Working together to ensure good outcomes for our pupils.
At The Garden we have a large multi-disciplinary team with specialist skills and expertise who work in collaboration with class teams to support pupils’ development. These include: speech and language therapists who support communication; occupational therapists who support sensory processing and emotional regulation; and educational psychologists, clinical psychologists, and psychiatrists from CAMHS who advise on learning and behaviour.
Professional development and training of staff is a key component of the success of our school. Our teachers are all trained in specialist, evidence-based approaches to teaching children and young people with autism including TEACCH, SCERTS, PECS and Intensive Interaction.
Each class team is led by a teacher with several dedicated support staff, many of whom are highly qualified and experienced in working with pupils with ASD. All new support staff undergo induction training each week of the first term to equip them with the skills, knowledge and understanding they need to work in a specialised setting. There is ongoing training throughout the year on different aspects of autism and methods to develop communication such as makaton. Classrooms are low arousal, highly organised, structured, total communication learning environments.
“There are a very effective teams of adults. Support staff have been very well trained and provide high quality teaching, under the teacher’s direction, for individual pupils. All the pupils receive a very substantial amount of individual tuition and support.”
“There is something quite unique about the Garden School. There is a common understanding amongst the teachers and staff that their role is to create a learning environment focused on supporting their students’ social and emotional competence. Garden School teachers have created classrooms that invite the children to engage, explore and grow while at the same time ensuring that they feel safe, cared for, and truly understand.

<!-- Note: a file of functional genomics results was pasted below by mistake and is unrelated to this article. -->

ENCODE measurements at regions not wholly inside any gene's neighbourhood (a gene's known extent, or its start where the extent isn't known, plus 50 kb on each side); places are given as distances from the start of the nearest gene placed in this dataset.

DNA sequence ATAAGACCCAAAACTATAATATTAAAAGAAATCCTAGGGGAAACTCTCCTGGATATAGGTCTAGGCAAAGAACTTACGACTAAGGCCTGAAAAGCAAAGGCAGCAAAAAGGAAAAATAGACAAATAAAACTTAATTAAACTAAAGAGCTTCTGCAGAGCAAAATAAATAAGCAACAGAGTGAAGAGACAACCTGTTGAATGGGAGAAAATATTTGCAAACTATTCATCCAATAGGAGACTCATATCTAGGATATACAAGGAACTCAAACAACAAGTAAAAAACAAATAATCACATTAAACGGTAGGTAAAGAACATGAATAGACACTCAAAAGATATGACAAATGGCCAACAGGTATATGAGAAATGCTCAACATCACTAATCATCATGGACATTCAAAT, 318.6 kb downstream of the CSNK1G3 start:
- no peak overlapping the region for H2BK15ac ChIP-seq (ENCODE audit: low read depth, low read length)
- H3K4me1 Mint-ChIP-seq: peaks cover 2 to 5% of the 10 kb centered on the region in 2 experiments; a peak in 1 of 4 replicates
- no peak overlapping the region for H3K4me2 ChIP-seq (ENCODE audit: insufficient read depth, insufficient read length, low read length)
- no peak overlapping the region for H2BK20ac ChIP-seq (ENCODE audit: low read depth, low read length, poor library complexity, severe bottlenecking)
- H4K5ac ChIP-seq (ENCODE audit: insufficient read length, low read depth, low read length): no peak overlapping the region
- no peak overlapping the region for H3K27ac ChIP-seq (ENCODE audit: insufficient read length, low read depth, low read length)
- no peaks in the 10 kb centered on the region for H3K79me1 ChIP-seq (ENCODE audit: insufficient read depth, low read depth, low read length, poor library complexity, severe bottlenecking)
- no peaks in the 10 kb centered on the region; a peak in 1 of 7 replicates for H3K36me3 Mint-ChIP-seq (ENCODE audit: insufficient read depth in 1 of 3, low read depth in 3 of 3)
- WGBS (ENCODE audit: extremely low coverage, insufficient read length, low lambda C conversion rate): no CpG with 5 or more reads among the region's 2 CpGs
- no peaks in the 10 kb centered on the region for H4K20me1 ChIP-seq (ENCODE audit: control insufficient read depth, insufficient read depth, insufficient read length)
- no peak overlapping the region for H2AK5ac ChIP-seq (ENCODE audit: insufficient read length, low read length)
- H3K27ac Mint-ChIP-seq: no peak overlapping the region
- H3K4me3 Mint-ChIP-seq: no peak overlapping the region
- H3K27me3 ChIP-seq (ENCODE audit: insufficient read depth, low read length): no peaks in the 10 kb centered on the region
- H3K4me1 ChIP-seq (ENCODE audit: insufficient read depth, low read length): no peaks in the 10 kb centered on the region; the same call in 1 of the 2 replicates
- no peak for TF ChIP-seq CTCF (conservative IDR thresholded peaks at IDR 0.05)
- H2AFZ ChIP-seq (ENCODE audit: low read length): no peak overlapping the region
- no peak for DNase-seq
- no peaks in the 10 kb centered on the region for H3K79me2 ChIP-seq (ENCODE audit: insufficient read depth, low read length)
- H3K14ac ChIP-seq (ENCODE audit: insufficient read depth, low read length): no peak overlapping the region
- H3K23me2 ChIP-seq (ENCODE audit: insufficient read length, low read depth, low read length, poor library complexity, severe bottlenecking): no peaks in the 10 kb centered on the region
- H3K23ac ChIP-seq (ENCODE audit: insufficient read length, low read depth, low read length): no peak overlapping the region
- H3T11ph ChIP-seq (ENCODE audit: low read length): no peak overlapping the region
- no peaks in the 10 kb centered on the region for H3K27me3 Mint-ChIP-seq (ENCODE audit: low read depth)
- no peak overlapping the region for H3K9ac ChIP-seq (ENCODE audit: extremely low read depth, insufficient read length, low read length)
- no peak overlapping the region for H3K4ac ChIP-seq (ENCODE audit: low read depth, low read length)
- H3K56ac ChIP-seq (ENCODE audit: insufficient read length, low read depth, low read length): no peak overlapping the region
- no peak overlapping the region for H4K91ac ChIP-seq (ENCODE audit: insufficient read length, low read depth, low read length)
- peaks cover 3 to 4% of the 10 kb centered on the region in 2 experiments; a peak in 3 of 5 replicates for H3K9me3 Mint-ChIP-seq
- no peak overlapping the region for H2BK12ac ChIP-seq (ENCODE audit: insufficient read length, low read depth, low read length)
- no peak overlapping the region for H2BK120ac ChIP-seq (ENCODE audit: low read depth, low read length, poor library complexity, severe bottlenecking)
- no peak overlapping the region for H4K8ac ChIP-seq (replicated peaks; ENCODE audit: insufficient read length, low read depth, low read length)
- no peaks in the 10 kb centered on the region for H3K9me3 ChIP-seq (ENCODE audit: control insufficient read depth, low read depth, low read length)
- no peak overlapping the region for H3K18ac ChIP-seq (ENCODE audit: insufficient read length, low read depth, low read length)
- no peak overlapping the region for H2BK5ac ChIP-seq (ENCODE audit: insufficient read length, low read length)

As a co-author of the SCERTS Model, I have had the good fortune to be able to provide professional learning and advisory for the Garden School staff. One of the key priorities of SCERTS is fostering a child’s sense of competence as a communicator. At the Garden School, the respect for each child’s preferences and viewpoints is evident even when the child is not yet using speech. Staff recognize signals of communication through body language, facial expressions, gestures and are able to promote a wide range of communication modes. When students communicate that they need help or comfort, the staff collaborate to discuss “next steps.” This often involves listening to the child and learning how to support the child even better by inviting a greater connection and a creating a more positive learning climate.”
Emily Rubin, MS, CCC-SLP, Co-Author, The SCERTS Model
Director, Educational Outreach Program,
Marcus Autism Center of Emory University
An NIH Autism Center for Excellence